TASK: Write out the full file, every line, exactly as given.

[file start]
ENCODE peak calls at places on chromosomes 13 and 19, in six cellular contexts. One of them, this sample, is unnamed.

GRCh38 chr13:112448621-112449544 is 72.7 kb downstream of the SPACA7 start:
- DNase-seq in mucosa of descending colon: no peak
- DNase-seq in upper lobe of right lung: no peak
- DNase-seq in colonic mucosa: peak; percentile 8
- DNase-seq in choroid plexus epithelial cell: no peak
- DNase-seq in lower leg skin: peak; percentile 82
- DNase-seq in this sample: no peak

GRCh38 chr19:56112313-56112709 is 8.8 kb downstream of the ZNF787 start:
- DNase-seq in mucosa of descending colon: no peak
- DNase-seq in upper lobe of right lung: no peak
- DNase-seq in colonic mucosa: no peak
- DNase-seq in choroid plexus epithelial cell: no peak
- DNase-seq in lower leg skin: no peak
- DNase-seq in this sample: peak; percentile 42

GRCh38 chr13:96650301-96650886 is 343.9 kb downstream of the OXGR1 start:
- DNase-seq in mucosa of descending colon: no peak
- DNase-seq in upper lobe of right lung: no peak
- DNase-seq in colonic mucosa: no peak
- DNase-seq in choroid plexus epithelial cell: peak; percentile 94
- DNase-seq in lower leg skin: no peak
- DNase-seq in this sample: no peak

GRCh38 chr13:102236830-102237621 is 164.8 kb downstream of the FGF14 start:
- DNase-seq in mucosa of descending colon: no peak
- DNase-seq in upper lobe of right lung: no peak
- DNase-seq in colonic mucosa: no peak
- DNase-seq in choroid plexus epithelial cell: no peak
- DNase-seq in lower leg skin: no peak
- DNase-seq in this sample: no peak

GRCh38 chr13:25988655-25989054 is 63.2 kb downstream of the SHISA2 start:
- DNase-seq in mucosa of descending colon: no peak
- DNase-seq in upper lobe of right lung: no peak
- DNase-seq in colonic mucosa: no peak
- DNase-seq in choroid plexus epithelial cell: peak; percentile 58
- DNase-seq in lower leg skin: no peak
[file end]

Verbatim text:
ENCODE peak calls at places on chromosomes 13 and 19, in six cellular contexts. One of them, this sample, is unnamed.

GRCh38 chr13:112448621-112449544 is 72.7 kb downstream of the SPACA7 start:
- DNase-seq in mucosa of descending colon: no peak
- DNase-seq in upper lobe of right lung: no peak
- DNase-seq in colonic mucosa: peak; percentile 8
- DNase-seq in choroid plexus epithelial cell: no peak
- DNase-seq in lower leg skin: peak; percentile 82
- DNase-seq in this sample: no peak

GRCh38 chr19:56112313-56112709 is 8.8 kb downstream of the ZNF787 start:
- DNase-seq in mucosa of descending colon: no peak
- DNase-seq in upper lobe of right lung: no peak
- DNase-seq in colonic mucosa: no peak
- DNase-seq in choroid plexus epithelial cell: no peak
- DNase-seq in lower leg skin: no peak
- DNase-seq in this sample: peak; percentile 42

GRCh38 chr13:96650301-96650886 is 343.9 kb downstream of the OXGR1 start:
- DNase-seq in mucosa of descending colon: no peak
- DNase-seq in upper lobe of right lung: no peak
- DNase-seq in colonic mucosa: no peak
- DNase-seq in choroid plexus epithelial cell: peak; percentile 94
- DNase-seq in lower leg skin: no peak
- DNase-seq in this sample: no peak

GRCh38 chr13:102236830-102237621 is 164.8 kb downstream of the FGF14 start:
- DNase-seq in mucosa of descending colon: no peak
- DNase-seq in upper lobe of right lung: no peak
- DNase-seq in colonic mucosa: no peak
- DNase-seq in choroid plexus epithelial cell: no peak
- DNase-seq in lower leg skin: no peak
- DNase-seq in this sample: no peak

GRCh38 chr13:25988655-25989054 is 63.2 kb downstream of the SHISA2 start:
- DNase-seq in mucosa of descending colon: no peak
- DNase-seq in upper lobe of right lung: no peak
- DNase-seq in colonic mucosa: no peak
- DNase-seq in choroid plexus epithelial cell: peak; percentile 58
- DNase-seq in lower leg skin: no peak